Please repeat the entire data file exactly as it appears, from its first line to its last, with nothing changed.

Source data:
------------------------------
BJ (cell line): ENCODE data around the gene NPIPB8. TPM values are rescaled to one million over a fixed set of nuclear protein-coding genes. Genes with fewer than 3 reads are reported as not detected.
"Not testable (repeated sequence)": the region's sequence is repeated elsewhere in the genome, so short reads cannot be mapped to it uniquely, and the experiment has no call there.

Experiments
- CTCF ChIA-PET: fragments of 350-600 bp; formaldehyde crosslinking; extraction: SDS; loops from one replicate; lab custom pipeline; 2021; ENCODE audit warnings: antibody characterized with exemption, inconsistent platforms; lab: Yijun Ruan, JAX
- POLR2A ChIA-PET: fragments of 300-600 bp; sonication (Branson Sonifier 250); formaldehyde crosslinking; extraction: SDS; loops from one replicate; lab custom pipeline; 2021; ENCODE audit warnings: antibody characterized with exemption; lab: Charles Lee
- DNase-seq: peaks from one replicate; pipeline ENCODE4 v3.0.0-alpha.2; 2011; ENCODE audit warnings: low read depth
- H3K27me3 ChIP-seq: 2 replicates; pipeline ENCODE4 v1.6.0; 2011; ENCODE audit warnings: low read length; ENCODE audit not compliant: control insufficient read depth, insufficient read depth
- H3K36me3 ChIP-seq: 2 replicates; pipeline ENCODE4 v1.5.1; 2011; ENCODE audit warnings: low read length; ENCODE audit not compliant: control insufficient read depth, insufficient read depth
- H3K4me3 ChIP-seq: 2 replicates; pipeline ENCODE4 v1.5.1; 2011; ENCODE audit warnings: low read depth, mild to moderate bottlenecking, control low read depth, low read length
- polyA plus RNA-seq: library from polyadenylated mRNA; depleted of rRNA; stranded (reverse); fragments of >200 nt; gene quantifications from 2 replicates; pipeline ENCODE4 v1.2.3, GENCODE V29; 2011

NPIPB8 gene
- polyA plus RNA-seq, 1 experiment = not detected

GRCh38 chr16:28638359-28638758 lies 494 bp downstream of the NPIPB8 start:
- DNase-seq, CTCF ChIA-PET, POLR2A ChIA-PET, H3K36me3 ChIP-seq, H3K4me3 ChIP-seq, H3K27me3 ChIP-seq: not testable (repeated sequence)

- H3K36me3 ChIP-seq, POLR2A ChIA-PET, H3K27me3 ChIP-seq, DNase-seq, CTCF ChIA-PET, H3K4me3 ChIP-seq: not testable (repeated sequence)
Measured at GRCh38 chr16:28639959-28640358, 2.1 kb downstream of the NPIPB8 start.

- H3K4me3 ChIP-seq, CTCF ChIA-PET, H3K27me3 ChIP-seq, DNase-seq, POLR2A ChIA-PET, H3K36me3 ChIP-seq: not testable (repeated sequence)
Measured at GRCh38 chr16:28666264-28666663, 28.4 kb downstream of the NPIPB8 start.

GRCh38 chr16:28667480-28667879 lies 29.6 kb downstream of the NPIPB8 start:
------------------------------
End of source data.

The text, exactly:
BJ (cell line): ENCODE data around the gene NPIPB8. TPM values are rescaled to one million over a fixed set of nuclear protein-coding genes. Genes with fewer than 3 reads are reported as not detected.
"Not testable (repeated sequence)": the region's sequence is repeated elsewhere in the genome, so short reads cannot be mapped to it uniquely, and the experiment has no call there.

Experiments
- CTCF ChIA-PET: fragments of 350-600 bp; formaldehyde crosslinking; extraction: SDS; loops from one replicate; lab custom pipeline; 2021; ENCODE audit warnings: antibody characterized with exemption, inconsistent platforms; lab: Yijun Ruan, JAX
- POLR2A ChIA-PET: fragments of 300-600 bp; sonication (Branson Sonifier 250); formaldehyde crosslinking; extraction: SDS; loops from one replicate; lab custom pipeline; 2021; ENCODE audit warnings: antibody characterized with exemption; lab: Charles Lee
- DNase-seq: peaks from one replicate; pipeline ENCODE4 v3.0.0-alpha.2; 2011; ENCODE audit warnings: low read depth
- H3K27me3 ChIP-seq: 2 replicates; pipeline ENCODE4 v1.6.0; 2011; ENCODE audit warnings: low read length; ENCODE audit not compliant: control insufficient read depth, insufficient read depth
- H3K36me3 ChIP-seq: 2 replicates; pipeline ENCODE4 v1.5.1; 2011; ENCODE audit warnings: low read length; ENCODE audit not compliant: control insufficient read depth, insufficient read depth
- H3K4me3 ChIP-seq: 2 replicates; pipeline ENCODE4 v1.5.1; 2011; ENCODE audit warnings: low read depth, mild to moderate bottlenecking, control low read depth, low read length
- polyA plus RNA-seq: library from polyadenylated mRNA; depleted of rRNA; stranded (reverse); fragments of >200 nt; gene quantifications from 2 replicates; pipeline ENCODE4 v1.2.3, GENCODE V29; 2011

NPIPB8 gene
- polyA plus RNA-seq, 1 experiment = not detected

GRCh38 chr16:28638359-28638758 lies 494 bp downstream of the NPIPB8 start:
- DNase-seq, CTCF ChIA-PET, POLR2A ChIA-PET, H3K36me3 ChIP-seq, H3K4me3 ChIP-seq, H3K27me3 ChIP-seq: not testable (repeated sequence)

- H3K36me3 ChIP-seq, POLR2A ChIA-PET, H3K27me3 ChIP-seq, DNase-seq, CTCF ChIA-PET, H3K4me3 ChIP-seq: not testable (repeated sequence)
Measured at GRCh38 chr16:28639959-28640358, 2.1 kb downstream of the NPIPB8 start.

- H3K4me3 ChIP-seq, CTCF ChIA-PET, H3K27me3 ChIP-seq, DNase-seq, POLR2A ChIA-PET, H3K36me3 ChIP-seq: not testable (repeated sequence)
Measured at GRCh38 chr16:28666264-28666663, 28.4 kb downstream of the NPIPB8 start.

GRCh38 chr16:28667480-28667879 lies 29.6 kb downstream of the NPIPB8 start: